Extra groceries that were needed were bought from the island shop or the 'floating shops', both of these services were comparatively new to island life, for years the islanders had managed successfully alone. This shows that as life became easier on the mainland self-sufficiency on Stroma no longer seemed acceptable; Stroma people also needed nice food and clothing. From Sinclair's Report in 1814 we are told that Stroma people were very simple and hard working, one hundred years later they were still hard working but also less self-sufficient.

See you there folks.

Keith Hart
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Old 01 December 2002, 05:21   #134
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Abandoned farm buildings on Stroma
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Old 01 December 2002, 06:02   #135
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The 'Magic' of Orkney

Magic has fled the world....

...but not completely. It has taken refuge in the few places remaining where it can still thrive.

Orkney is one such place.

A place where a black cloak of darkness almost constantly covers the islands in the winter and the island people gathered around their fires to pass the long nights with song and story.

This folklore is a vital part of the vanishing magic.


Experience the magic of Orkney for yourself. If you are still considering whether to join the expedition or not, then just think of this:

One week. Just one week. One week of your time traded for a lifetime of memories. Memories of the magic of The Orkney Islands. Memories of a 'once in a lifetime' expedition. You can't buy time. You can't buy memories. But, you can make the effort and take part. You CAN, if you really want to.

Keith (you will not regret it) Hart
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Old 01 December 2002, 11:46   #136
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17th - 24th August 2003

Right folks, here they are, the final 'set in stone' expedition dates - 17th to the 24th of August 2003. Put it in your diaries, tell your boss ('er indoors), book your holidays, do whatever you need, but make sure you can get there.

I have decided to set the dates now so that everyone who is genuinely interested in taking part can make their arrangements in plenty of time. This also means that anyone who was reading the thread on Ribnet but was waiting to see just when we were going, can now make up their minds.

Here is Brian's suggested rough itinerary.

17th Sunday-meet up chill out.
18th do Day 1 ie sib over to Orkney, rib up to Stromness overnight.
19th do Day 2 up to Pierrowall
20th Day 3 Pierrowall to Kirkwall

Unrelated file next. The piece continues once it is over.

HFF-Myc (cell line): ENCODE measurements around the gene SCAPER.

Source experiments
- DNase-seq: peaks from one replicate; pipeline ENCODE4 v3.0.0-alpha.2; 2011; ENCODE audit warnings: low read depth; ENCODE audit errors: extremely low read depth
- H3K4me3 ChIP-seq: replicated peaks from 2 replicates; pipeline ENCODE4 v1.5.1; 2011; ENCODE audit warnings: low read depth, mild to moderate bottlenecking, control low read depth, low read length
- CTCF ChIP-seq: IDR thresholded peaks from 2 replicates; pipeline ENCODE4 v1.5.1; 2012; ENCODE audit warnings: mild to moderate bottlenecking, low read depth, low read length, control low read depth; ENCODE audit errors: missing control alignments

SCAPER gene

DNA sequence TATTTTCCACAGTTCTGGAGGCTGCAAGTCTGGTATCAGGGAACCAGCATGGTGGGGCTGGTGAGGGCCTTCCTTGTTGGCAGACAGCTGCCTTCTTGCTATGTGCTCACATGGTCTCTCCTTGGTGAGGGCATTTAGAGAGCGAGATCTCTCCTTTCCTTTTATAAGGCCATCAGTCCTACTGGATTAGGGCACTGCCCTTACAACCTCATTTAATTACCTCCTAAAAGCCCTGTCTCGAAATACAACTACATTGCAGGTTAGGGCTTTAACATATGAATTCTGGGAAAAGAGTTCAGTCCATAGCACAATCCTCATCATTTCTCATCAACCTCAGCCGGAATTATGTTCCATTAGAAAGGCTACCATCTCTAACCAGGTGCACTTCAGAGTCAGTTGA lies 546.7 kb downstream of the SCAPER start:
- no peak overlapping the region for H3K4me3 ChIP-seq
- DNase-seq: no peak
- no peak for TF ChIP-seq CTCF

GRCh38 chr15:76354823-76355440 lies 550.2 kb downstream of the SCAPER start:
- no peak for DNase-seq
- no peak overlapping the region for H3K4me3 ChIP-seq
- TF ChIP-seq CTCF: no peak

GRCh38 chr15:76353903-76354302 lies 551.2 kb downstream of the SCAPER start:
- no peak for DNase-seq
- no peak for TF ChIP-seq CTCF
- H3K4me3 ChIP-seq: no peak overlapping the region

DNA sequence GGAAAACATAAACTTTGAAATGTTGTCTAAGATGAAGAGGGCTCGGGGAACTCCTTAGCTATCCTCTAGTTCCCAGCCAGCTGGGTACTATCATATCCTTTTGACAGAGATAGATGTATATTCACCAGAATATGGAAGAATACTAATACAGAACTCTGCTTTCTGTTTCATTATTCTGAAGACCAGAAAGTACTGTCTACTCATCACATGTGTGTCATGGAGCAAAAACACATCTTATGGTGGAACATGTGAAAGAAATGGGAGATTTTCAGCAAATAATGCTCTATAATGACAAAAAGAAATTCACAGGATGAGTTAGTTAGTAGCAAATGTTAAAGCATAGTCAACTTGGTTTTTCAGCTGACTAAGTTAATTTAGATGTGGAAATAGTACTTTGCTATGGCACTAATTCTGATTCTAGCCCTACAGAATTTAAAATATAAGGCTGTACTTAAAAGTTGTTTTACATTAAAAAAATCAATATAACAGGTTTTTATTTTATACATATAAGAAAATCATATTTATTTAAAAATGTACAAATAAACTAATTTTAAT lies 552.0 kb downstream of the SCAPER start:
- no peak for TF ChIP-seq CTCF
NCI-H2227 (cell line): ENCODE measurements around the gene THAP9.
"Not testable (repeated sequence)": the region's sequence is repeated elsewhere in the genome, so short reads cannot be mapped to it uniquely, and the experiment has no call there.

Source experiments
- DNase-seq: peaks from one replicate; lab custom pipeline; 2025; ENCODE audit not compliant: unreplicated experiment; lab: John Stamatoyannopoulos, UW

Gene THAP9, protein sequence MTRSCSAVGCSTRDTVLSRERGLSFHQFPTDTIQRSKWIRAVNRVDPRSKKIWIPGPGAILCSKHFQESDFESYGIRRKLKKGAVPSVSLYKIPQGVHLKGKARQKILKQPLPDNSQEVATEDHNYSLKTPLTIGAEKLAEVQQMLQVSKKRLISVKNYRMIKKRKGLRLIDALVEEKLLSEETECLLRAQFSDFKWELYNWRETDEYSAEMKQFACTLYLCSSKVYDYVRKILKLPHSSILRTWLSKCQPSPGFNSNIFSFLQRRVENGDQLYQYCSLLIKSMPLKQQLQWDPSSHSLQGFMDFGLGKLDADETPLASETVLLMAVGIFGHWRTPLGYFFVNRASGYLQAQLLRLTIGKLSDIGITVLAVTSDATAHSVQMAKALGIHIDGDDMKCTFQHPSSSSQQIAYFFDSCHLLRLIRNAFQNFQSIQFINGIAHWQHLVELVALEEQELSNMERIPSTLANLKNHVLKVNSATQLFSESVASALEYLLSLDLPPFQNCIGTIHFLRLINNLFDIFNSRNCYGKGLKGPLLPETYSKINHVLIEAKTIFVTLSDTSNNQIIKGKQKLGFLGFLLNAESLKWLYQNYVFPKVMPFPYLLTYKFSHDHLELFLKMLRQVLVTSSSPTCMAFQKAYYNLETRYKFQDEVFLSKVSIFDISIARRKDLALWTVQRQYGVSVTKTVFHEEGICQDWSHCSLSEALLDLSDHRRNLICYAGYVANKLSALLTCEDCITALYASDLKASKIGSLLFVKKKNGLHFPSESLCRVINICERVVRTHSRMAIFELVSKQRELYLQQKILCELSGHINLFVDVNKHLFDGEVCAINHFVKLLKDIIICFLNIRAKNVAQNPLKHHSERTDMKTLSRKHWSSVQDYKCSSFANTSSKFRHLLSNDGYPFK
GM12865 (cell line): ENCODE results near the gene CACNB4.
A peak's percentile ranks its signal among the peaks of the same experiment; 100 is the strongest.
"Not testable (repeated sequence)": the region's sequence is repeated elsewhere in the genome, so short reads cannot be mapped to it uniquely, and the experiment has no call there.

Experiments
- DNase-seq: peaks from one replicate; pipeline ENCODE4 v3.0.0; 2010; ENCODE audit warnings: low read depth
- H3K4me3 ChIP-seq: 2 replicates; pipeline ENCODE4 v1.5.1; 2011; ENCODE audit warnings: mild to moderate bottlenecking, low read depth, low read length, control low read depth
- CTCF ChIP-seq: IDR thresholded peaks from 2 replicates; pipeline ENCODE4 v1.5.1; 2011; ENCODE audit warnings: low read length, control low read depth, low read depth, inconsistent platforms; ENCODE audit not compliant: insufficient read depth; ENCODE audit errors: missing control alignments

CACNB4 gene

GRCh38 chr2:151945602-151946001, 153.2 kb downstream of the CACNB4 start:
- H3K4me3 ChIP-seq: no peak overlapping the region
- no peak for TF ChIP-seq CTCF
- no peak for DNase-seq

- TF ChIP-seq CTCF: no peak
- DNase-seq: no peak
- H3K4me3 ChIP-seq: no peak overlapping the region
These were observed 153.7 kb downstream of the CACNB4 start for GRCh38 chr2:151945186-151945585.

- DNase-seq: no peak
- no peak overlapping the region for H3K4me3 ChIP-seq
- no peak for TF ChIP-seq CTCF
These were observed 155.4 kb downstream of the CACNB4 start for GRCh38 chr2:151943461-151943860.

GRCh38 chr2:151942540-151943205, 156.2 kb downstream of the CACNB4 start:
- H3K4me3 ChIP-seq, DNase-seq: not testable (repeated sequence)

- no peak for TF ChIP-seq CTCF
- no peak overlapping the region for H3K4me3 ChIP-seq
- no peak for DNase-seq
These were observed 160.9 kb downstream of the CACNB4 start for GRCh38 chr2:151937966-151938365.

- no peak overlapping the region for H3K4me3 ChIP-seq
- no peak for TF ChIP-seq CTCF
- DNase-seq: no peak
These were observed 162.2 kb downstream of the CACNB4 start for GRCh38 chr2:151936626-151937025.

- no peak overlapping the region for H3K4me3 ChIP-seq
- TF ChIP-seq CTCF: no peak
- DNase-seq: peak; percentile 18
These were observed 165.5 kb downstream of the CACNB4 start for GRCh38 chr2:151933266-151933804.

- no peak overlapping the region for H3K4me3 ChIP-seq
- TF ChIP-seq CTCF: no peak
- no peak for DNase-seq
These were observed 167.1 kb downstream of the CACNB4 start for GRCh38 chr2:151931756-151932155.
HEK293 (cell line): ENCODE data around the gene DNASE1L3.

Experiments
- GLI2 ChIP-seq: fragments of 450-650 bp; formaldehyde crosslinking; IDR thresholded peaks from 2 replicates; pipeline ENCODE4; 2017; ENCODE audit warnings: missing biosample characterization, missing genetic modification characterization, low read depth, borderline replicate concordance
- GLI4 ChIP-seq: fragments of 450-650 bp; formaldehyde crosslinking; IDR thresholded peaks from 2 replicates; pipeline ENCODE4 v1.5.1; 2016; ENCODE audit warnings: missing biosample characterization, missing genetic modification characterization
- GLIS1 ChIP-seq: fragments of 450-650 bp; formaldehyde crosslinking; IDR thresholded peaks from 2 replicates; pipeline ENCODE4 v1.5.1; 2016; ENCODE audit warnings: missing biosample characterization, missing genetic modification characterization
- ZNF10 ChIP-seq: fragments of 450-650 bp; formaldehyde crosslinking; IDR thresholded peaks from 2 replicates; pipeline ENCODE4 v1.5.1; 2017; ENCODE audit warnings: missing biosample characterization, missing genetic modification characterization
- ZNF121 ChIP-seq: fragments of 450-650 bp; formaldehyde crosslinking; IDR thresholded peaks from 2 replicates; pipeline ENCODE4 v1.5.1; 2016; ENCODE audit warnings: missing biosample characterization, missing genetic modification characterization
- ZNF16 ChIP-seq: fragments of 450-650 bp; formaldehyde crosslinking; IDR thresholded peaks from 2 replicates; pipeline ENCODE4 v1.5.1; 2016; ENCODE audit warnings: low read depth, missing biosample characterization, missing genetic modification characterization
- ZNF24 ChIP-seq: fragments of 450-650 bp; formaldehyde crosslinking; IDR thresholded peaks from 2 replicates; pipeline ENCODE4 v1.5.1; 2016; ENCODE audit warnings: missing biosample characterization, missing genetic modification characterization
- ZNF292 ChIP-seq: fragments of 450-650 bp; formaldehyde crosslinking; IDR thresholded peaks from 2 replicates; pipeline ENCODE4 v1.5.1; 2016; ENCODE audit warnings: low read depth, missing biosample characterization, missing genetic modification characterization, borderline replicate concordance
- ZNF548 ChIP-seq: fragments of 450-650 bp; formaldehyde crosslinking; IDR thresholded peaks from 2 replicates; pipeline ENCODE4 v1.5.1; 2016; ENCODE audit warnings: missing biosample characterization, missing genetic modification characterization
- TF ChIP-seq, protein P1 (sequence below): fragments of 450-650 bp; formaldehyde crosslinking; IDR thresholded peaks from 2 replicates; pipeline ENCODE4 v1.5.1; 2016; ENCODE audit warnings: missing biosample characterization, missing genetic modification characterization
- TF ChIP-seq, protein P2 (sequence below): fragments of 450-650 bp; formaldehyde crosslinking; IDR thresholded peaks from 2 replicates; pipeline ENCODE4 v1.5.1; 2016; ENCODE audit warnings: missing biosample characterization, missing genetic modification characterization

21st Thursday-day off/diving day/sibing day/walking/sightseeing day, or other stuff local to Kirkwall
22nd do my Day 4, Kirkwall back to JOG
23rd Saturday-I guess many peeps will need to go home to work on Monday, others either chill out/do another days local ribing/sibing (I can come up with several ideas!!) or alternatively (perhaps in my case and the Garsides) push on down south so we eventually circumnavigate the UK.

Brian has done loads of work on his amazing 'chart reading, route plotting, map drawing, all knowing' computer and he has produced a proper MS Excel work book of waypoints (the guy has worked VERY hard folks). We will distribute this as required nearer the date.

We are also contacting people on Orkney who can assist with landside support or even join us on their boats.

Just imagine this - visiting the Iron Age village at Scara Brae - by sea! Wow. How about landing at the Viking Village at Brough of Birsay, on the North of Orkney, just like the Vikings did over 1,000 years ago? Double Wow!!

I will keep up the occasional FACTOID on Ribnet and also these updates to keep you informed of the plans. Mike Garside has also suggested that I put the FACTOIDS into a booklet for each of the expeditioneers Great idea Mike.

This is going to be one helluva trip.

As I said before, everyone who goes will remember it forever, those who do not will always regret that they did not make the effort.

Remember that we will be taking our own official photographer so YOU can relax and enjoy the experience.

So lets just run over the 'Mission Statement' then. (You have to have a mission statement these days it seems, but any way it will let us all know just where we stand)

MISSION STATEMENT - The Great Orkney SIB Expedition 2003

To cross the Pentland Firth by SIB (Soft Inflatable Boat)
Have support for the crossing from larger RIBs
When across the Pentland Firth to spend a few days around the Orkney Islands exploring by RIB and SIB
To meet with fellow RIBsters and SIBsters and have FUN, talk boats, eat drink and be merry
To return safely across the Pentland Firth by SIB, with the help of the RIBs
Expeditioneers are free to join in or pull out as they wish.


There is no joining fee, there is no committee, the only rule will be safety. Everyone will make their own 'call' on each day as regards the planned trips. People can join in each day with the group or do their own thing. Everyone will pay their own expenses.
How about that?

I will co-ordinate the trip along with Brian. We will sort out accommodation at various prices. I will be going for 'very cheap and as cheerful as possible under the circumstances', Brian will be looking for 5 star luxury with ensuite swimming pools, maid service and shoe polish . So it need not cost the earth to take part. Those sharing travelling should share the fuel costs etc. Is that fair? Any comments?

So folks that's it so far. If you have any comments, please drop me an email.

Keith Hart

PS Book you holidays
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Old 01 December 2002, 11:57   #137
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Sounds good to me Keith. I shall still be taking my own camera along (need pictures for the writeup i'll be doing for narked.rib.net!).

So come on everyone, get the time booked off (I'll be on holiday anyway so no need to book!) and get up there. The more, the merrier.

Matt
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Old 03 December 2002, 03:12   #138
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Blood of the Vikings

Hey Keith, did you see last night's BBC 2 programme about Vikings pillaging about, in amongst other places, the Orkneys. Dead interestin'. I can't wait to go there!
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Old 03 December 2002, 03:37   #139
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Vikings pillaging about, in amongst other places, the Orkneys
Great idea Mike, we'll add 'pillage' to the itinerary. Cheers

Keith (what a great word - pillage) Hart
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Old 03 December 2002, 16:00   #140
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What about the word "plunder"?

You can't have pillage without the plunder. How about a motto..."All your bacon belongs to us."...